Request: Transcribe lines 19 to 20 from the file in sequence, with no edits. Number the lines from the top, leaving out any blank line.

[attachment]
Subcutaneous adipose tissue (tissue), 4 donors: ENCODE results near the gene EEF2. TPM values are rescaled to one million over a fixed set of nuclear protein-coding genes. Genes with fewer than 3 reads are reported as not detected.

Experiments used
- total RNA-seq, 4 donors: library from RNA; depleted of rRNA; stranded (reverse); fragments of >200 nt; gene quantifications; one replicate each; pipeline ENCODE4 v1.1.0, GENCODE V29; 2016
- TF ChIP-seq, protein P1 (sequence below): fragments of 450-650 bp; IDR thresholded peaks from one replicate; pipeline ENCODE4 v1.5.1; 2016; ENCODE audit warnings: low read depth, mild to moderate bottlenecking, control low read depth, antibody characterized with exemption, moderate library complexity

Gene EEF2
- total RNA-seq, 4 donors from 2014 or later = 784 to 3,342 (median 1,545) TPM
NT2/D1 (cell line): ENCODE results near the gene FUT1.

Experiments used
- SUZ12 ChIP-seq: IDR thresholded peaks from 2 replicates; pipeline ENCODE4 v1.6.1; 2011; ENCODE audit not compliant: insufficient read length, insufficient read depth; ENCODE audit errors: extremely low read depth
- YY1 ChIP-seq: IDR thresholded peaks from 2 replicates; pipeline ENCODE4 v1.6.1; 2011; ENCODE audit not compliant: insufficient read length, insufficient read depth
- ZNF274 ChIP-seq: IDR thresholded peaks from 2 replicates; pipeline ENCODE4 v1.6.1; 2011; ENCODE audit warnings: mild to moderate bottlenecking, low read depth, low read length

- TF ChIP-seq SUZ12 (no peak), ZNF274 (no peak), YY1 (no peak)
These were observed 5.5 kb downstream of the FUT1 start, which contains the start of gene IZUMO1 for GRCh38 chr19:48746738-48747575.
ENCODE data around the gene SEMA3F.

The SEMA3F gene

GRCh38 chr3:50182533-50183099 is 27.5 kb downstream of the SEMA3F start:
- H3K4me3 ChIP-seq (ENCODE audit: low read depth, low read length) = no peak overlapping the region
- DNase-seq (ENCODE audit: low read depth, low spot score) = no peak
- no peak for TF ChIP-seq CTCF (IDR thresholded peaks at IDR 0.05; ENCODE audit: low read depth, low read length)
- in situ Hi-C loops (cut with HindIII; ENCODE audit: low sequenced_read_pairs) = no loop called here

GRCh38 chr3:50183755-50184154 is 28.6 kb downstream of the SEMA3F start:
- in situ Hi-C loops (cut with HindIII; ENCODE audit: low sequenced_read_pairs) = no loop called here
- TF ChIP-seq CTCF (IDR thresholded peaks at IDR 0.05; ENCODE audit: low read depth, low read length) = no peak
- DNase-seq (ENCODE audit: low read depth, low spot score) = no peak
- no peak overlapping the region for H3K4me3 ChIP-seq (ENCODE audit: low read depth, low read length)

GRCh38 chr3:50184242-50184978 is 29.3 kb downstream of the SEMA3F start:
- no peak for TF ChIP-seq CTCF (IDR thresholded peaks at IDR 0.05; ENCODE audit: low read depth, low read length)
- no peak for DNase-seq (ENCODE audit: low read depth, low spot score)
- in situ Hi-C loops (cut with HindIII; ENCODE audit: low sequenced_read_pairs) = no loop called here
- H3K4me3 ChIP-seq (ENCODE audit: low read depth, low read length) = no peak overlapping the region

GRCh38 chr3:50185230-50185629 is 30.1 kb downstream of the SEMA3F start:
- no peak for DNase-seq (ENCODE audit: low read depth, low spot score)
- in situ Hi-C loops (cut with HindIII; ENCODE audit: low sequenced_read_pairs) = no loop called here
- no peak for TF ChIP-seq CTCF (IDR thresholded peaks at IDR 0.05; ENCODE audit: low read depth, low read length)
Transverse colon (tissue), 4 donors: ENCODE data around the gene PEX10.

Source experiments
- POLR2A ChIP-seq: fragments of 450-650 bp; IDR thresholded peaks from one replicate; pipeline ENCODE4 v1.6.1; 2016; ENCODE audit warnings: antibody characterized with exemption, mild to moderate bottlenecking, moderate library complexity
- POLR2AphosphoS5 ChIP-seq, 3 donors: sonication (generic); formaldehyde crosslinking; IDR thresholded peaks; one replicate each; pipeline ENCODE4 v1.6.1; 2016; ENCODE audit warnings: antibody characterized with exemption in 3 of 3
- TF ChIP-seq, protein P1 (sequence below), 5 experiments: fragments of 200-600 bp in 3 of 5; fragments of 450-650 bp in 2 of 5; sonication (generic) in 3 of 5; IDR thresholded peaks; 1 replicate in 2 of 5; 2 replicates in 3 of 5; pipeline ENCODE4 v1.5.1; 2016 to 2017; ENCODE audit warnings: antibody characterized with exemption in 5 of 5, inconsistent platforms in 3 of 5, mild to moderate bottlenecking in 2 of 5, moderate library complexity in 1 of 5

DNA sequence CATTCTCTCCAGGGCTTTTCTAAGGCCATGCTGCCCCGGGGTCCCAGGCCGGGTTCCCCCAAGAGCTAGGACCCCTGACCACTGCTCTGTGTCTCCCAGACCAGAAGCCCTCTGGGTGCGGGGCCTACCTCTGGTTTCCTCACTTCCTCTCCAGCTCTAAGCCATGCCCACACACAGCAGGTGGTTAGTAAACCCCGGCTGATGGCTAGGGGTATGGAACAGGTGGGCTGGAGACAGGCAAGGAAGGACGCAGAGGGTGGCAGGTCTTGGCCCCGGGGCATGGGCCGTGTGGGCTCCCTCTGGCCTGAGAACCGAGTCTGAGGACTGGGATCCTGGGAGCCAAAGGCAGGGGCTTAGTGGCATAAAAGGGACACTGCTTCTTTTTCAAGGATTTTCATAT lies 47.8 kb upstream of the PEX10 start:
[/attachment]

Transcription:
- no peak for TF ChIP-seq CTCF (IDR thresholded peaks at IDR 0.05; ENCODE audit: low read depth, low read length)
- in situ Hi-C loops (cut with HindIII; ENCODE audit: low sequenced_read_pairs) = no loop called here